Jun 21, 2010

Build a Fast and Inexpensive RAID array

Build a Fast & Inexpensive RAID array

Whether you're a new or experienced editor one thing of concern to all is both storage of clips and fast access either for grabbing files and especially for editing. Fast access always means an array of some sort, be it e-SATA, SCSI or fiber. But arrays regardless of which kind usually mean spending thousands of dollars both in array hardware and HDD's themselves. This is an alternative to the ultra-expensive arrays - and it works, very well (test result enclosed).

This setup comes with some very important caveats, so pay attention before you spend your money or ask tons of questions:

- This is an e-SATA array, meaning there is no on-board controller cache and the only cache available is what the HDD's themselves have. That translates into the fact that the array will start out very fast however, as it gets continually used throughout an edit or if multiple file transfers occur it will slow down, sometimes to half it's original speed depending on use. Speed is regained when the individual drive cache is flushed (usually during system reboot or over time if the drives are not used for about 10 minutes or so). Until there are e-SATA HBA's that have on-board cache there is no way around this performance characteristic.

- If you have never setup an array or don't understand how they work, don't start spending your money on this setup UNTIL you get some research done or training by someone who can walk you through setup and usage.

- This setup, while very cost-effective and inexpensive, is more complex in that it uses multiple enclosures each with it's own power supply. That means there are multiple points of failure since you're dealing with more than one independent power supply.

- This setup does not allow for "hot-swap" as the drives are in a fixed enclosure - more on that as the hardware is discussed. Here's the physical setup:

(1) Highpoint Technologies "RocketRAID" 2322 PCI-e HBA w/ (2) mini-SAS to e-SATA cables. (that's a total of 8 individual drive cables) $295 - Cables are separate at $45 each depending on where you get them. $385 total

(4) OWC Mercury Elite-AL Dual Bay SATA Enclosures (2 drives per enclosure, direct JBOD connection) $75 each / $300 total

That's an 8-drive e-SATA array for less than $800 (not including HDD's)!

How fast is it? Using the KONA System Test I ran it using the same codec I shoot in DVCPRO-HD 720p and got just under 280 mb/s READ with a 1gb file test. That's damned impressive for an array that was thousands less than a SCSI setup. This test was done with (8) WD5000YS drives in a RAID-0 configuration. AMUG and BARE-FEATS tested this card with faster numbers but they used a Mac TERMINAL application to do the test, I prefer to use the KONA test because it's specific to mimicking a video-edit environment, so I feel the numbers are more real-world and not hype.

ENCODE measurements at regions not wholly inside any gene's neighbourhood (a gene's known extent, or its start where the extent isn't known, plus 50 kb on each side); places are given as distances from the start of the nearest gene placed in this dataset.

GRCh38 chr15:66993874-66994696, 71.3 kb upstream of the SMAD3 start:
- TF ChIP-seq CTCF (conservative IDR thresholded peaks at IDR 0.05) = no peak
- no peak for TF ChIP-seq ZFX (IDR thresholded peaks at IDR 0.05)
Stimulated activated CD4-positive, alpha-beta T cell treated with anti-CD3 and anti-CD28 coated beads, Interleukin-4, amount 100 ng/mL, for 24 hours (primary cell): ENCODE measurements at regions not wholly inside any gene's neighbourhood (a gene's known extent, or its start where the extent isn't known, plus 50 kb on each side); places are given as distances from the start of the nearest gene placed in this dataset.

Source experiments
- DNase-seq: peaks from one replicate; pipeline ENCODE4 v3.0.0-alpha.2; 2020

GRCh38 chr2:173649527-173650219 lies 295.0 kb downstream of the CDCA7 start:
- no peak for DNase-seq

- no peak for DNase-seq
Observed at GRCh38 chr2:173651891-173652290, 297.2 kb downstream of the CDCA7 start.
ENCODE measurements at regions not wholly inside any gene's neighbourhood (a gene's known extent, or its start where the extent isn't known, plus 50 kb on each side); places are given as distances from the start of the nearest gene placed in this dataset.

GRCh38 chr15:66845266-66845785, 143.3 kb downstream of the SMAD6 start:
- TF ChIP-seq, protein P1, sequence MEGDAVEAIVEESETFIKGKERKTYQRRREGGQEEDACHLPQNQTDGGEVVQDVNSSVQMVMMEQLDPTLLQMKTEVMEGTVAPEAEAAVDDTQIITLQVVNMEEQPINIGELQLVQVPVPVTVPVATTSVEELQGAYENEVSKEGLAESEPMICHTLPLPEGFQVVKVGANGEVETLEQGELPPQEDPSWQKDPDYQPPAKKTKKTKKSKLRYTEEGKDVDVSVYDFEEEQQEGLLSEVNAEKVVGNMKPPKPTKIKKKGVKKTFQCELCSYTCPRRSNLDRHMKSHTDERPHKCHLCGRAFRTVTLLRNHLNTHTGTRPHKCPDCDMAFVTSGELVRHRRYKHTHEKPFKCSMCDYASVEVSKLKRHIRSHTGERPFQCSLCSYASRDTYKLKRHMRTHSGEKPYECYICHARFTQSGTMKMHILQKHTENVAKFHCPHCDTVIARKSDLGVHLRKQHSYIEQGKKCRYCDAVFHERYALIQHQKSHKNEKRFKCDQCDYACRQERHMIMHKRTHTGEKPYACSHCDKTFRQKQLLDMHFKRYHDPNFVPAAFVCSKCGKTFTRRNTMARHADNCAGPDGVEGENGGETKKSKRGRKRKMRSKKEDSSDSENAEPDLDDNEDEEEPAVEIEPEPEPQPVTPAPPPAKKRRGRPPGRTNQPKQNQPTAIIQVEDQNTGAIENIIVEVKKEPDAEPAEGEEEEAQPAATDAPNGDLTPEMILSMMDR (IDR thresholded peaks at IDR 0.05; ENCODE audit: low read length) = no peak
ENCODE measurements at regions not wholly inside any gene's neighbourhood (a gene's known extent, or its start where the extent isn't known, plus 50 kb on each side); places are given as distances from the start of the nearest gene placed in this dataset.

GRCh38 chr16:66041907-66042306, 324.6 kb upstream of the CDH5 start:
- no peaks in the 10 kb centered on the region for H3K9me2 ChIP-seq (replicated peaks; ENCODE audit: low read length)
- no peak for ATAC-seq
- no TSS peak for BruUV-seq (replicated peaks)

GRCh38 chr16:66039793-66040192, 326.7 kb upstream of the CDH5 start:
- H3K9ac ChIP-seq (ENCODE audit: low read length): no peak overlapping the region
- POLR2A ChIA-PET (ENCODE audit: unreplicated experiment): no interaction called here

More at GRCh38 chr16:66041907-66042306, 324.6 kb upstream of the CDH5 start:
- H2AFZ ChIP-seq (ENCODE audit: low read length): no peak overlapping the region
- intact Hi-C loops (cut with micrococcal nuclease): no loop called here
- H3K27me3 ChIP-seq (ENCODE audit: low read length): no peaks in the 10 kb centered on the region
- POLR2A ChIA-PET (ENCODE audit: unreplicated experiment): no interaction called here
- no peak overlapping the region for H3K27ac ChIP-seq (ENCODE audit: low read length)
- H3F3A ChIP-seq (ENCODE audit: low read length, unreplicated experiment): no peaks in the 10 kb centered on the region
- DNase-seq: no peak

The RocketRAID 2322 is the first e-SATA HBA to create the array in HARDWARE not software, so there's no OS overhead being used for the array management. It's also the first HBA to allow for 8-drive access externally and, (2) RR2322's can be connected in parallel for a total of 16 drives! (this functionality in MacOS requires Disk Utility to join them, in XP you just add a jumper cable and the cards do the work). The card will do RAID 0, 1, 5, 10, and parity on 5, 10.

The OWC enclosures are unique; they do not have HOT-SWAP trays, the drives are fixed so you lose the ability to quickly replace a drive. They also have their own individual power supply, so that means cabling becomes a bit of a mess in this tested config: (8) e-SATA data cables and (4) power cables between (4) enclosures.

The OWC "black boxes" are whisper quiet; with all 4 running I barely heard the fans in the back.

This is not an ideal setup for everybody as it is geared to those who want or need a fast array for accessing OR storing their media files but don't have mega-bucks for a SCSI or fiber array. Here's a cost comparison (minus the cost of HDD's, HBA and cables)

(4) OWC "Black boxes" as described above: $300
(2) Sonnet Fusion 400 enclosures (8 drives total, hot-swap capable, e-SATA connection): $760
(2) Wiebetech SilverSATA IV (same as above): $900
(1) Enhance-Tech T8 SCSI 8-drive enclosure (SATA to SCSI backplane): $2200
(2) Fibrenetix Qubex Fibre 6-drives x2 enclosures (SATA to Fibre backplane): $8100

As you can see, as you go up the food-chain of faster connectivity the costs skyrocket, sharply. Add the cost of HDD's and the HBA and you'll see how cost-effective this e-SATA suggested setup is.

It should be noted however, that no e-SATA array regardless of enclosure or connection type is as fast nor as data-stable (constant data-frame-speed) as SCSI or fiber. But, for the added speed and stability you really have to cough up some serious buckage - something most indies just can't afford or justify.

NOTE:  Highpoint has newer cards that will provide the same functionality as the 2322 but with more features.

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